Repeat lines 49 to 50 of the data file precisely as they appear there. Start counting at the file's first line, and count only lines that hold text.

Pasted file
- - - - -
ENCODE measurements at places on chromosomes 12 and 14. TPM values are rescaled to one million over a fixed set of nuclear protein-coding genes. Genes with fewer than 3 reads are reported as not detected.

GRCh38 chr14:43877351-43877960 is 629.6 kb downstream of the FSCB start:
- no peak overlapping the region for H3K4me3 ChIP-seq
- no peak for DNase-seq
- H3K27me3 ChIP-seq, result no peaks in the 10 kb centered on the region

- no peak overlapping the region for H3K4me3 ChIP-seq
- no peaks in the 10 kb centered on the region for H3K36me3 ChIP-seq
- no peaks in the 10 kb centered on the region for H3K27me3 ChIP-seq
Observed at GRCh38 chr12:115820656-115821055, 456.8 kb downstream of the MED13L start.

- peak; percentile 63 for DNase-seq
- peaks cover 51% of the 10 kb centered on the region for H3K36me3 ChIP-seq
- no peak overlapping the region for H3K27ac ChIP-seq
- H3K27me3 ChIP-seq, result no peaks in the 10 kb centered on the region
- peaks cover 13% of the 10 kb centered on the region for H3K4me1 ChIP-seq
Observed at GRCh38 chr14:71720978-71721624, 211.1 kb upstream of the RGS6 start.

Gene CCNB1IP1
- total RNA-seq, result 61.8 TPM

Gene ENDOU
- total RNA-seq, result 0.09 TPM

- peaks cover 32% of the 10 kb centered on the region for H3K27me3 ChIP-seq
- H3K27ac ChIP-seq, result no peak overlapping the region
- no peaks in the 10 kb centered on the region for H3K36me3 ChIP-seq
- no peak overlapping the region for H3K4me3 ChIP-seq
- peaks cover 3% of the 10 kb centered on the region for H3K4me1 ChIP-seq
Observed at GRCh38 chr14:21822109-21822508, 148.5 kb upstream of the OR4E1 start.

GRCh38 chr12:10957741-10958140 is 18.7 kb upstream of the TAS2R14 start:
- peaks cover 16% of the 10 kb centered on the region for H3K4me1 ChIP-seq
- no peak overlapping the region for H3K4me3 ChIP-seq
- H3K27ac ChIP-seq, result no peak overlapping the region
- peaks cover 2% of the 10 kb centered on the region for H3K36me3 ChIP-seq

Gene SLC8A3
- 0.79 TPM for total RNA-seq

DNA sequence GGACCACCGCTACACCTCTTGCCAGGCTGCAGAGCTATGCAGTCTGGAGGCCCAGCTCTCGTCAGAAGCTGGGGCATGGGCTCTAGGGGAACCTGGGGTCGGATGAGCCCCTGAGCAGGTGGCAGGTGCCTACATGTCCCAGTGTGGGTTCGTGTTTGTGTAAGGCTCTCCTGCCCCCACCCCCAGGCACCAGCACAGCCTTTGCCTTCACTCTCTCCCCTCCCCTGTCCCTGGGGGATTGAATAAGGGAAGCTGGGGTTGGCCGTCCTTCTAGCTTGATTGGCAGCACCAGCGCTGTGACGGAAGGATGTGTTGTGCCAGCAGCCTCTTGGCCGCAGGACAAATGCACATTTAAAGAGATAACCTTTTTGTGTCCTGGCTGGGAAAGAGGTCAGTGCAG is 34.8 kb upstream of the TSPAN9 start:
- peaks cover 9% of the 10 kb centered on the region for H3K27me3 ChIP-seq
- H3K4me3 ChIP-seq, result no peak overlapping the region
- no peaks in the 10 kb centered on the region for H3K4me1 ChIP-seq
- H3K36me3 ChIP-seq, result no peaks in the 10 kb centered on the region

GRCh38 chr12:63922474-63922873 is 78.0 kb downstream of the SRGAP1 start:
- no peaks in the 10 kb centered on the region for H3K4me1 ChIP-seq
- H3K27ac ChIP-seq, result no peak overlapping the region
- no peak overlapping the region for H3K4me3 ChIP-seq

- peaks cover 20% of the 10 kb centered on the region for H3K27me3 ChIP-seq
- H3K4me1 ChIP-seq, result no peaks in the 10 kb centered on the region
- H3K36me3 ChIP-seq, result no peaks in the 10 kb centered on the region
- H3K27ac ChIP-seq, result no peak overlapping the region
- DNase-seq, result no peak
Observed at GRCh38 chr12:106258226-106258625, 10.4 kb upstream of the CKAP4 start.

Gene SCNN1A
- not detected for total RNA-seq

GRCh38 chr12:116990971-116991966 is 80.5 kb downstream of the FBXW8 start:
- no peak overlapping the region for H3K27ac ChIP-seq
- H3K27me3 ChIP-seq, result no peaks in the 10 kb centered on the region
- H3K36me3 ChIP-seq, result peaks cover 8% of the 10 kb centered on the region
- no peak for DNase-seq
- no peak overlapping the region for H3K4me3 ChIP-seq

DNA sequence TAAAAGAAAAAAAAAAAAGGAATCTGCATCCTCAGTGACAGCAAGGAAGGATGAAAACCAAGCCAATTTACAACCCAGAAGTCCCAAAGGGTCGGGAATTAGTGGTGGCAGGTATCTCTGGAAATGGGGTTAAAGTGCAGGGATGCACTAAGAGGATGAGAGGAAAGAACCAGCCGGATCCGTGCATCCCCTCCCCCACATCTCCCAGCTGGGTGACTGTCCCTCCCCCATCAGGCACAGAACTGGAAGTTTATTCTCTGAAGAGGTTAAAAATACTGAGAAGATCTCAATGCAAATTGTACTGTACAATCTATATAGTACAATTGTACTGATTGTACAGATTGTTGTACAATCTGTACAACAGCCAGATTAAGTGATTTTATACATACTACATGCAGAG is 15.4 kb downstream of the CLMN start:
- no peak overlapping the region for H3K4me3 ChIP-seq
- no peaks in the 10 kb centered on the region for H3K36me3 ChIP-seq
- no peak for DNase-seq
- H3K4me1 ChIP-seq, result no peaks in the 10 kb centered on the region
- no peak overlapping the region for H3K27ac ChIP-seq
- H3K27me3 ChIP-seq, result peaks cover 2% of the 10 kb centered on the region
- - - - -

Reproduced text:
- not detected for total RNA-seq

GRCh38 chr12:116990971-116991966 is 80.5 kb downstream of the FBXW8 start: